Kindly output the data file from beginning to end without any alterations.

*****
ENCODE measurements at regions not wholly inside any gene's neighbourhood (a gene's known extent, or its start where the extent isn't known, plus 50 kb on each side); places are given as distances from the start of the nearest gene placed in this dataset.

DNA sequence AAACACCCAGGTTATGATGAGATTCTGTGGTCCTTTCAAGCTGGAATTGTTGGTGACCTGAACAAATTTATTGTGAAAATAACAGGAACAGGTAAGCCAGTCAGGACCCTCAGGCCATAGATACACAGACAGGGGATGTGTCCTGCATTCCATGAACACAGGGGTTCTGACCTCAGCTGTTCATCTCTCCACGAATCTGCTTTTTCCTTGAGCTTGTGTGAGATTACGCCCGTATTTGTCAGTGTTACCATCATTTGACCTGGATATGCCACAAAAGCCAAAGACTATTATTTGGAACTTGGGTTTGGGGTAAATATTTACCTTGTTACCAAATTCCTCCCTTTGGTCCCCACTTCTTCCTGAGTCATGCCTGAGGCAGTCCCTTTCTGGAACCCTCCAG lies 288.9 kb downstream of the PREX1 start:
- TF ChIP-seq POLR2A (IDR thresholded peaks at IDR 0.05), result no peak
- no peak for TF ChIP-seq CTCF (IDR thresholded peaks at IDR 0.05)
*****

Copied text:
ENCODE measurements at regions not wholly inside any gene's neighbourhood (a gene's known extent, or its start where the extent isn't known, plus 50 kb on each side); places are given as distances from the start of the nearest gene placed in this dataset.

DNA sequence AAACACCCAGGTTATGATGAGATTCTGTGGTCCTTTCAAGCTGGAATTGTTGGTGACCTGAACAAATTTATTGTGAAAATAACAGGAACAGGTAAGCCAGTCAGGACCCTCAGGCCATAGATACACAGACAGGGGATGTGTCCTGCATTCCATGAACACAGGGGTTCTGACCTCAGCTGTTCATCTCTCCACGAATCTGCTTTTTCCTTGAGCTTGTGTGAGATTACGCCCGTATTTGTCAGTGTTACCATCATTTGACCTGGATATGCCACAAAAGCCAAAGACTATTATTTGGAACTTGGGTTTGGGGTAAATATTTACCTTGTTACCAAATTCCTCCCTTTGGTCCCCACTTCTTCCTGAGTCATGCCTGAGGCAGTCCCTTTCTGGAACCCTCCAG lies 288.9 kb downstream of the PREX1 start:
- TF ChIP-seq POLR2A (IDR thresholded peaks at IDR 0.05), result no peak
- no peak for TF ChIP-seq CTCF (IDR thresholded peaks at IDR 0.05)